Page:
Kolomoisky also happens to own the country’s largest bank, Privat Bank, which is still in the process of being bailed out for the equivalent of roughly a billion US dollar, following schemes during the previous decade which look like the spitting image of Mukhtar Ablyazov’s fund and asset diversions at the time he was at the helm of Kazakhstan’s BTA bank. Only this time, it is not the government bailing out the faltering bank, but the international Monetary Fund.

According to available information, the money “lost” on non-repaid loans at the time include part of those funneled away through Privat Bank by Mukhtar Ablyazov. Despite such circumstances which could imply the possibility of a power struggle between centrist and rightist groups in Ukraine, Roman Marchenko, dubbed by the Wall Street Journal “an outside lawyer for the Ukrainian prosecutor’s office seeking Mr. Ablyazov”, was quoted by the paper as stating that “nothing has been changed” regarding the extradition. “The present government continues to support the prosecution of Mr. Ablyazov in Ukraine and his extradition,” the article quoted him as declaring.

The government of France, though, did not – nor did it respect the country’s very own course of justice. Instead, it used its power to dismiss the High Court’s ruling without specific reasons given, except for echoing Ablyazov’s empty slogans like “political persecution” as an excuse. Worse: in July this year, Interpol (which also happens to have its headquarters near Lyon, the area where Ablyazov has been held and tried) removed the culprit from its international wanted list, also citing the usual clichés as a reason to do so. It now looks like France, along with an increasing number of international institutions considered to be unbiased in regard to politics, are all but blindly obeying the orders from the CIA and the Pentagon whenever there is a chance to harm former Soviet republics who have not joined their “coloured revolution” policies in the former USSR with the aim to subdue them to the American military and industrial usurpation machinery…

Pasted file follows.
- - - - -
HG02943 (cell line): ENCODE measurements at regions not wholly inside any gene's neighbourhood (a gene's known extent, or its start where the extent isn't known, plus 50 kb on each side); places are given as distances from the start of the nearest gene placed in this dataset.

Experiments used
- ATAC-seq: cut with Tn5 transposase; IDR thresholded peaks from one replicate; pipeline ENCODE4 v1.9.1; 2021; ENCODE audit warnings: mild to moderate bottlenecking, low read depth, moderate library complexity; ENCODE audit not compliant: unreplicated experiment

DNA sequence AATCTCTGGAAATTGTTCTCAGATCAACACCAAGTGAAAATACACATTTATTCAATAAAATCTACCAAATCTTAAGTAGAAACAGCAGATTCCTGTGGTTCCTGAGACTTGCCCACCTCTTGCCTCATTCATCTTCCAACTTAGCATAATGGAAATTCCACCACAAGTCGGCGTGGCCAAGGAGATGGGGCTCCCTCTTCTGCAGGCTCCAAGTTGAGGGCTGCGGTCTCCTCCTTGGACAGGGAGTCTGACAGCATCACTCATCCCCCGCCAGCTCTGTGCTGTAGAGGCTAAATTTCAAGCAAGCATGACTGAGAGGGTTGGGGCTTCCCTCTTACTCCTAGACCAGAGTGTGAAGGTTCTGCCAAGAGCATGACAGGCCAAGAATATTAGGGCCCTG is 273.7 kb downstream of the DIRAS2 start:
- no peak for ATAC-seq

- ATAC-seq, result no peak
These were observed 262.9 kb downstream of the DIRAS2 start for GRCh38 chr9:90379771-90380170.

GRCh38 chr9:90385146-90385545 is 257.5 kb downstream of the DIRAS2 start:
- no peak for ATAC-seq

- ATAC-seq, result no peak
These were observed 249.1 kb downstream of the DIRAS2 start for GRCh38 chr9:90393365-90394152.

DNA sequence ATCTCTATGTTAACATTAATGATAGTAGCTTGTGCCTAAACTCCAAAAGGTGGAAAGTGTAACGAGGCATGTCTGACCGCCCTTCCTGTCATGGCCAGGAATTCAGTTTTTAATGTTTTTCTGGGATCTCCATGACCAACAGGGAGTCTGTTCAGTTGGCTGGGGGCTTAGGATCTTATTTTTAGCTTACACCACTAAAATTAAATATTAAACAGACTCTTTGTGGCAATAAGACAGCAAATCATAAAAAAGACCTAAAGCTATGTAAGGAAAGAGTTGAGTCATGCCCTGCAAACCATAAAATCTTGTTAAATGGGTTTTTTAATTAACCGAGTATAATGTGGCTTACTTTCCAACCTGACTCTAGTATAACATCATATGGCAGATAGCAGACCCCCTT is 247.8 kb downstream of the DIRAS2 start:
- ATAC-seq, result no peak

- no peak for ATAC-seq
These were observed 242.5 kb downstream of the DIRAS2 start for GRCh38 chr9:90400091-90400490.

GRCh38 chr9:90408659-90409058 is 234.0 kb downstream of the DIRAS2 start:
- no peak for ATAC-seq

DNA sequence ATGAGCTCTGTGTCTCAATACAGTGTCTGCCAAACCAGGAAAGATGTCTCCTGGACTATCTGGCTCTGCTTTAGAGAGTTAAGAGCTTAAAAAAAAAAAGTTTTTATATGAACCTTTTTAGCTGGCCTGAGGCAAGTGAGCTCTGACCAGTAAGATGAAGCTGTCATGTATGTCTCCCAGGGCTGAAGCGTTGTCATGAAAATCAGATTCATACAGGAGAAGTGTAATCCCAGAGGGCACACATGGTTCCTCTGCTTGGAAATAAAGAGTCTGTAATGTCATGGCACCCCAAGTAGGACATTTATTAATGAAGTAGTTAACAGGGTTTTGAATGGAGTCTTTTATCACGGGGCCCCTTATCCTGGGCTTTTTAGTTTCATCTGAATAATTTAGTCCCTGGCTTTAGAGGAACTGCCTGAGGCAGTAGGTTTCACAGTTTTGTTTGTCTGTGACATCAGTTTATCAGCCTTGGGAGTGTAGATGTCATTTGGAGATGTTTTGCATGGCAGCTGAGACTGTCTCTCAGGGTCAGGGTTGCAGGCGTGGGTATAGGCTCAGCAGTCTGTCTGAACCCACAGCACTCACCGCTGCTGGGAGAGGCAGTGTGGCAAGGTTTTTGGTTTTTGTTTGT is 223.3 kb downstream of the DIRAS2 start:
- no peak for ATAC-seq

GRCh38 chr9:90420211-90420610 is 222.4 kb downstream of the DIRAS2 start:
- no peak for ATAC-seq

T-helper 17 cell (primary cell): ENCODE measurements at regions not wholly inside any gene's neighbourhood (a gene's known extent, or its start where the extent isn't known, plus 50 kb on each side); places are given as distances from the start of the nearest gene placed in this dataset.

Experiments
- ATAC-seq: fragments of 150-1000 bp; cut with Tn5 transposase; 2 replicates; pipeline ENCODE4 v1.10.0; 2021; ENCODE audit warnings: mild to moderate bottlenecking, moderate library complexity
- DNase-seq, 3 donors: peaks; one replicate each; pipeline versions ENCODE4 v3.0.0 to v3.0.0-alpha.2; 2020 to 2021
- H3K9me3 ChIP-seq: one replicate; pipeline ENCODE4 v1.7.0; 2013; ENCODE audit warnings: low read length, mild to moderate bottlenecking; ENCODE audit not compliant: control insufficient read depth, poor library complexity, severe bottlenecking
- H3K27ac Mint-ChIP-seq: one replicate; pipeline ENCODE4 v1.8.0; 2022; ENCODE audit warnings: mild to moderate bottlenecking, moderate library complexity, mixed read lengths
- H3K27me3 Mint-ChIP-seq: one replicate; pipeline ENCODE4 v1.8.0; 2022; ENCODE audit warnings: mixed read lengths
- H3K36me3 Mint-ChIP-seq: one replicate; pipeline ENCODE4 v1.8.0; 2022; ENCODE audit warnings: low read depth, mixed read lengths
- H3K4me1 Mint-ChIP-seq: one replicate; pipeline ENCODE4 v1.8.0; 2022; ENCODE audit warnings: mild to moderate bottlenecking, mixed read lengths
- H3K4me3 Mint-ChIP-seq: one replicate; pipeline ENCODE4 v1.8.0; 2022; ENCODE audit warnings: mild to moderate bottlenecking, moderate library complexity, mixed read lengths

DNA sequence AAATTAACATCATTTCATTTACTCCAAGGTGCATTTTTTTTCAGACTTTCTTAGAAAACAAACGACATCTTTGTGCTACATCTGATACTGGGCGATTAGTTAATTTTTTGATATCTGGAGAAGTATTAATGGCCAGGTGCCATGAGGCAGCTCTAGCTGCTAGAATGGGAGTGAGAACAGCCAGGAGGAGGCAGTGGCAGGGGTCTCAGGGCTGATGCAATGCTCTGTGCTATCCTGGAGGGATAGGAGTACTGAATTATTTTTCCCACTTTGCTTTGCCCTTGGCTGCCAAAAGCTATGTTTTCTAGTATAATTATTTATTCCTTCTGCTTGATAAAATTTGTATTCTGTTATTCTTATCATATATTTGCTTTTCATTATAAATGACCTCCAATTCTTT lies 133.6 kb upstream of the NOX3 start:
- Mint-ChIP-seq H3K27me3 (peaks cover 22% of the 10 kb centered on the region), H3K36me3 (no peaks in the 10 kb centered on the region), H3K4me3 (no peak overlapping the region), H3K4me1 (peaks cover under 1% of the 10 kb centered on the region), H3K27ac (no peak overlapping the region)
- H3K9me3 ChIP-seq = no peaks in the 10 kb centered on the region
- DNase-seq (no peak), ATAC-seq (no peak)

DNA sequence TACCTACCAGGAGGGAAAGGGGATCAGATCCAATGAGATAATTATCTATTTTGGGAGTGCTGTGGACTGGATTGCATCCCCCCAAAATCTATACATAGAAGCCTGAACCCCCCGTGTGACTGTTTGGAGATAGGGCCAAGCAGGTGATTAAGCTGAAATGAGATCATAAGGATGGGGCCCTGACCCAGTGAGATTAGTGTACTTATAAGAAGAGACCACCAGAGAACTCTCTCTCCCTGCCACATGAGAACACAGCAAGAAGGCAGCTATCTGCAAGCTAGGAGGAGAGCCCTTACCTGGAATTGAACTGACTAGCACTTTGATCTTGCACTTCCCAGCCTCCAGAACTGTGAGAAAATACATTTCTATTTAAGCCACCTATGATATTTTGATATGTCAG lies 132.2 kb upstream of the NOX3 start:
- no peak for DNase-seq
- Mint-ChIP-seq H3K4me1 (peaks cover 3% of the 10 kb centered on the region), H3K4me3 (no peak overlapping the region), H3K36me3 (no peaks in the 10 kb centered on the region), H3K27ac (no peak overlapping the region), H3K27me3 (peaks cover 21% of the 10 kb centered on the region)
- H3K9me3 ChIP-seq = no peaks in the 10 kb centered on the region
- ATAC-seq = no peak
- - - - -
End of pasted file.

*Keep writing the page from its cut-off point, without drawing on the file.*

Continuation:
Share